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Should Bugs and the gang "get with the times" or stay "classic"?

Discussion in 'Back To The Inkwell - Classic Cartoons Discussion' started by CartoonSage, Oct 13, 2007.

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Can the Looney Tunes be truely resurected again?

  1. No! Never! The Looney Tunes are a Godley force that can be recreated the same way again!

    31.6%
  2. With the right talent and ideas we can make Looney Tunes TV shows/shorts in the with the same classi

    68.4%
  1. hobbyfan

    hobbyfan Well-Known Member

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    I fall on the side of common sense.

    Modern technology can be implemented gradually into newer Looney Tune shorts. The fact that DC still publishes a Looney Tunes monthly suggests that the creative personnel on the book are trying to retain the manic spirit of the classics, but having not read the book in several years, I'm not sure if they've slipped in too many modern appliances in recent times. In fact, the last LT story I really got into was the Superman-Bugs Bunny miniseries. Back in Action was OK, but not great.

    I was a fan of Loonatics, and felt that they were short-changed by biased critics virtually from the go. I saw it as a funny-animal Justice League satire, set in the future, even further down the line than Duck Dodgers, and Duck had the good fortune to meet Green Lantern!

    WB Animation gave up on DD & LU too soon, IMPO. Give the classic characters to someone who understands them (Paul Dini, maybe?), and turn 'em loose on a new generation.
     
  2. Antiyonder

    Antiyonder Amalgam Universe Overlord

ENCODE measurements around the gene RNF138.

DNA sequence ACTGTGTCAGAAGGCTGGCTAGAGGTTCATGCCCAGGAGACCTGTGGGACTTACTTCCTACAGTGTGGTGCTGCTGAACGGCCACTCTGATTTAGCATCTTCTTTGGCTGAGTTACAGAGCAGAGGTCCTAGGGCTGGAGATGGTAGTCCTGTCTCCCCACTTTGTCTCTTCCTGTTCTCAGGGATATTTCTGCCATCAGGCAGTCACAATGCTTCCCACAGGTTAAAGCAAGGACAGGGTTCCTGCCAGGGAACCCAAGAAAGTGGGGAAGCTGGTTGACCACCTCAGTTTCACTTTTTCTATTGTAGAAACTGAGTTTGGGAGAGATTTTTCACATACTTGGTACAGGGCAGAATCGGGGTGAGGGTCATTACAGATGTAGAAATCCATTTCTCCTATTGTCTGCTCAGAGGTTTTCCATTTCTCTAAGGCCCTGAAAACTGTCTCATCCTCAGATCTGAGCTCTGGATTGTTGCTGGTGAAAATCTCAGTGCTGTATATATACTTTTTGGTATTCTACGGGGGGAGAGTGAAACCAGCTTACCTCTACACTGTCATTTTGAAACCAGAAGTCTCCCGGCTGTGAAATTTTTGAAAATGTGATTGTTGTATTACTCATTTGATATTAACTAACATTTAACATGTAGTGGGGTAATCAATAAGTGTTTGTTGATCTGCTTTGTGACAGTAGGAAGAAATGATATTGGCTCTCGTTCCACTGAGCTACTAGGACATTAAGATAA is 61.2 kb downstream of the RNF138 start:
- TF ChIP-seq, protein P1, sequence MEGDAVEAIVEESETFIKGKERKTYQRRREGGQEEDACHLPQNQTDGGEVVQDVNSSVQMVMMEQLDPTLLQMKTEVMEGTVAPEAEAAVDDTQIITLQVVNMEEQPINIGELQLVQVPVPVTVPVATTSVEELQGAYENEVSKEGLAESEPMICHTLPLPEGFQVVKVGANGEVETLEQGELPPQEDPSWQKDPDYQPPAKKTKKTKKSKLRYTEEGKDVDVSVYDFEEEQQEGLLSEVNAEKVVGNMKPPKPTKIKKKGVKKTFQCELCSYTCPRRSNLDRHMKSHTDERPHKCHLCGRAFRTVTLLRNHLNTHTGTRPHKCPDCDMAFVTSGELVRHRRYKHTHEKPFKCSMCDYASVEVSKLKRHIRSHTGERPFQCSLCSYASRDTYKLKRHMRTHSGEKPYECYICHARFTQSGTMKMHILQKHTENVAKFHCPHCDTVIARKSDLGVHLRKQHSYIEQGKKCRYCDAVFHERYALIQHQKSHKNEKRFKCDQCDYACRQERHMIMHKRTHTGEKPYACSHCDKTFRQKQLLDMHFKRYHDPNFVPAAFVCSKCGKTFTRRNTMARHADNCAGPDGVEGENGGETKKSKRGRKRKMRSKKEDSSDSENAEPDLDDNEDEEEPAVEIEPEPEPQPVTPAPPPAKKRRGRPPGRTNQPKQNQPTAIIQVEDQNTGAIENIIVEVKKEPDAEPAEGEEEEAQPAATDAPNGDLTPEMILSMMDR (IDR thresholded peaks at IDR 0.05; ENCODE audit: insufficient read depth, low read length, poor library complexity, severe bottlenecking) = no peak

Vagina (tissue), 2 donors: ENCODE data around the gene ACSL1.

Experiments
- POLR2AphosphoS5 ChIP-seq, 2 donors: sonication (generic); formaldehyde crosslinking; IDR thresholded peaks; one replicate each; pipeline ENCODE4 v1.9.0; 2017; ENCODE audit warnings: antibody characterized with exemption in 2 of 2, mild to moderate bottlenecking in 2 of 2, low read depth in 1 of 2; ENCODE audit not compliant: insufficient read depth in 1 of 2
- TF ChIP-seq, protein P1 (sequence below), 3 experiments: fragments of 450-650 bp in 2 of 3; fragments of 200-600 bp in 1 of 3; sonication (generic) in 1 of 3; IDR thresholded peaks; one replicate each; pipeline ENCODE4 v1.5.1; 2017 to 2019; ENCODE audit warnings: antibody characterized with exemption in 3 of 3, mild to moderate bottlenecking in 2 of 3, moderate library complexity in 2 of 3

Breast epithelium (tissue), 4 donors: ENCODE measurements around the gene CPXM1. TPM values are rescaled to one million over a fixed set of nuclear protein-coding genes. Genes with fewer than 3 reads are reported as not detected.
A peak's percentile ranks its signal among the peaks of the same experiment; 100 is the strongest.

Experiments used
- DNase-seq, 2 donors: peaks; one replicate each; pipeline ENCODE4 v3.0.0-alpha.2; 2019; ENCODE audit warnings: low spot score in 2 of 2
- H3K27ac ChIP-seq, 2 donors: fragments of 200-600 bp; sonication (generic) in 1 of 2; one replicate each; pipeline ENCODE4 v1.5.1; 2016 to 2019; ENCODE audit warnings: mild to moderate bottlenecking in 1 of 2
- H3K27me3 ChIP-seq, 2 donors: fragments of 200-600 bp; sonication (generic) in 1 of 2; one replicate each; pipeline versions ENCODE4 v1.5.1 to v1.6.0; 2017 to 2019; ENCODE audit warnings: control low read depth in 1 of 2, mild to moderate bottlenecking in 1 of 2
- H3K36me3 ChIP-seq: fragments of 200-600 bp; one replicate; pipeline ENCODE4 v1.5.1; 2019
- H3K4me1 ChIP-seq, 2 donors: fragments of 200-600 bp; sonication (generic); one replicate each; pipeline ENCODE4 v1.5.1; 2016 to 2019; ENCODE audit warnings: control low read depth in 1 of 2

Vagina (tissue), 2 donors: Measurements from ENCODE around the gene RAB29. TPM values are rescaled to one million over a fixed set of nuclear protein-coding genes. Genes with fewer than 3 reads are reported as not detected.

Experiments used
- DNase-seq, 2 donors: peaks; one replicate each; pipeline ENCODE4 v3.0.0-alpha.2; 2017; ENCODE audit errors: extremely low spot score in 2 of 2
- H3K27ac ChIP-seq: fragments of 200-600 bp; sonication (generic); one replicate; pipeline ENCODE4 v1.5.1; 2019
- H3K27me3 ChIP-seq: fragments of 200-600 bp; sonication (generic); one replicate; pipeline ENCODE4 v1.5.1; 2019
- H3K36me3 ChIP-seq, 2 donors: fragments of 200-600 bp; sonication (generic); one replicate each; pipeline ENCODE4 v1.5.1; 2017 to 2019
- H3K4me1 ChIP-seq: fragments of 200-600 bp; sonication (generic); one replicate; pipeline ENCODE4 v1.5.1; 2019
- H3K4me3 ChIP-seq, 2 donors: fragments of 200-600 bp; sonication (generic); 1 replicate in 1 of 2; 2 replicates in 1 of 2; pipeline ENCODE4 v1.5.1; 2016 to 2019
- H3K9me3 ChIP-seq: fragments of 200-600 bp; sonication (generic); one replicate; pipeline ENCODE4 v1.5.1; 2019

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  3. DrTooth

    DrTooth Active Member

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    Loonatics was not well done. If they wanted to go with Satire, they could have actually made the show a satire. Instead, they opted for generic superherodom. I tried watching it a couple times and saw one or two good things in it (The second season where they were fighting other Looney Tunes) but not enough to say it was worth it. it seemed Duck Dodgers got right what Loonatics got wrong. They turned it into a satire of space opera, like the original cartoon was, while managing to be hip. That was where they went right.
     
  4. Steve Carras

    Steve Carras SUGAR RUSH!!!!

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    Well,good point actually "Dr.Tooth", (believe it or not) BUT the problem was the snubbing of other directors (though Jones had probalymuch more to do with that than the yiunger generation of directors---incidentally, the point here I was trying to make though was that Bob Clampett was the major
    creator of those and that Jones had it really in big time, for supposedly taking credit for everybody's contributions, for Clampett.

    (It's a continually-discussed issue of course, this apparent animated animostty between directors. A little irony at the bottoom)..